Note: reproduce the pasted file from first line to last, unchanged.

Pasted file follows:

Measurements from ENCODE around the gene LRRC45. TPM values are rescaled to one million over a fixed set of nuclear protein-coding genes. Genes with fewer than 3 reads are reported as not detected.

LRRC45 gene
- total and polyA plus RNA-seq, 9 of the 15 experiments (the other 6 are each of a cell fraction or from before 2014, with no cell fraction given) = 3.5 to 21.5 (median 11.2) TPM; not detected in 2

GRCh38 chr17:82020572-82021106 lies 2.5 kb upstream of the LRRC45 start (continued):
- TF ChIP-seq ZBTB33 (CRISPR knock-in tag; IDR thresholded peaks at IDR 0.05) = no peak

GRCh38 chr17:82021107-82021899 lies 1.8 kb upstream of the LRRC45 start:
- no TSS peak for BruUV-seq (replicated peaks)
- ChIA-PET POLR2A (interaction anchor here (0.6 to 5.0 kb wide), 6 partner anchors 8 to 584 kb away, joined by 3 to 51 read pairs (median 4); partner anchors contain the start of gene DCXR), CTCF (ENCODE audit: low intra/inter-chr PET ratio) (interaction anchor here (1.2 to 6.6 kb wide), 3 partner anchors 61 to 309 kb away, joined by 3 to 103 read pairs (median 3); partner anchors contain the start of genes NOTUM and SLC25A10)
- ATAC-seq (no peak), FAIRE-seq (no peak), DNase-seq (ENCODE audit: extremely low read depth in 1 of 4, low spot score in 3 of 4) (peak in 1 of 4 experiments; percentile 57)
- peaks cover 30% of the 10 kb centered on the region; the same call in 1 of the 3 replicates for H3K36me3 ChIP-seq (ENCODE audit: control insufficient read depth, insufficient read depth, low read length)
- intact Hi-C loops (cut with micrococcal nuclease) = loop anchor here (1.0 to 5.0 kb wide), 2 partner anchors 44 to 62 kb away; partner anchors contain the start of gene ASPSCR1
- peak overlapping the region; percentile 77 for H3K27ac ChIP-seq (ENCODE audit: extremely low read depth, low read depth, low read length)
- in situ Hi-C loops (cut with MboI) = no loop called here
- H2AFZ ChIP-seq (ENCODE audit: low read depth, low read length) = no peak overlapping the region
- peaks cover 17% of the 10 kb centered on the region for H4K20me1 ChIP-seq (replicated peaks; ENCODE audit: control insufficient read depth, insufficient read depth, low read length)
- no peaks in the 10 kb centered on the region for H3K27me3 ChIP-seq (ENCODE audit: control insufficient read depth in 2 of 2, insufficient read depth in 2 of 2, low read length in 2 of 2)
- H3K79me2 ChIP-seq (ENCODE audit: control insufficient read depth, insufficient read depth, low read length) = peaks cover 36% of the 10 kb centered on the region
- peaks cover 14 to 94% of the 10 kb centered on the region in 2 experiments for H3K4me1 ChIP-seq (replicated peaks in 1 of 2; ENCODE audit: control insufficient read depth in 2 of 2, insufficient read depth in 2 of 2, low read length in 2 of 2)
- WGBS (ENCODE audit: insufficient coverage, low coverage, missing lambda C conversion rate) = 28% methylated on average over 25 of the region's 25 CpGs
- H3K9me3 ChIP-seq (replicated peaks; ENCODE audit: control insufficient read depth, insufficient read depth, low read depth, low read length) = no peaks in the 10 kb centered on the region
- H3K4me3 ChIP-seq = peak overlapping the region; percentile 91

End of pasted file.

Measurements from ENCODE around the gene LRRC45. TPM values are rescaled to one million over a fixed set of nuclear protein-coding genes. Genes with fewer than 3 reads are reported as not detected.

LRRC45 gene
- total and polyA plus RNA-seq, 9 of the 15 experiments (the other 6 are each of a cell fraction or from before 2014, with no cell fraction given) = 3.5 to 21.5 (median 11.2) TPM; not detected in 2

GRCh38 chr17:82020572-82021106 lies 2.5 kb upstream of the LRRC45 start (continued):
- TF ChIP-seq ZBTB33 (CRISPR knock-in tag; IDR thresholded peaks at IDR 0.05) = no peak

GRCh38 chr17:82021107-82021899 lies 1.8 kb upstream of the LRRC45 start:
- no TSS peak for BruUV-seq (replicated peaks)
- ChIA-PET POLR2A (interaction anchor here (0.6 to 5.0 kb wide), 6 partner anchors 8 to 584 kb away, joined by 3 to 51 read pairs (median 4); partner anchors contain the start of gene DCXR), CTCF (ENCODE audit: low intra/inter-chr PET ratio) (interaction anchor here (1.2 to 6.6 kb wide), 3 partner anchors 61 to 309 kb away, joined by 3 to 103 read pairs (median 3); partner anchors contain the start of genes NOTUM and SLC25A10)
- ATAC-seq (no peak), FAIRE-seq (no peak), DNase-seq (ENCODE audit: extremely low read depth in 1 of 4, low spot score in 3 of 4) (peak in 1 of 4 experiments; percentile 57)
- peaks cover 30% of the 10 kb centered on the region; the same call in 1 of the 3 replicates for H3K36me3 ChIP-seq (ENCODE audit: control insufficient read depth, insufficient read depth, low read length)
- intact Hi-C loops (cut with micrococcal nuclease) = loop anchor here (1.0 to 5.0 kb wide), 2 partner anchors 44 to 62 kb away; partner anchors contain the start of gene ASPSCR1
- peak overlapping the region; percentile 77 for H3K27ac ChIP-seq (ENCODE audit: extremely low read depth, low read depth, low read length)
- in situ Hi-C loops (cut with MboI) = no loop called here
- H2AFZ ChIP-seq (ENCODE audit: low read depth, low read length) = no peak overlapping the region
- peaks cover 17% of the 10 kb centered on the region for H4K20me1 ChIP-seq (replicated peaks; ENCODE audit: control insufficient read depth, insufficient read depth, low read length)
- no peaks in the 10 kb centered on the region for H3K27me3 ChIP-seq (ENCODE audit: control insufficient read depth in 2 of 2, insufficient read depth in 2 of 2, low read length in 2 of 2)
- H3K79me2 ChIP-seq (ENCODE audit: control insufficient read depth, insufficient read depth, low read length) = peaks cover 36% of the 10 kb centered on the region
- peaks cover 14 to 94% of the 10 kb centered on the region in 2 experiments for H3K4me1 ChIP-seq (replicated peaks in 1 of 2; ENCODE audit: control insufficient read depth in 2 of 2, insufficient read depth in 2 of 2, low read length in 2 of 2)
- WGBS (ENCODE audit: insufficient coverage, low coverage, missing lambda C conversion rate) = 28% methylated on average over 25 of the region's 25 CpGs
- H3K9me3 ChIP-seq (replicated peaks; ENCODE audit: control insufficient read depth, insufficient read depth, low read depth, low read length) = no peaks in the 10 kb centered on the region
- H3K4me3 ChIP-seq = peak overlapping the region; percentile 91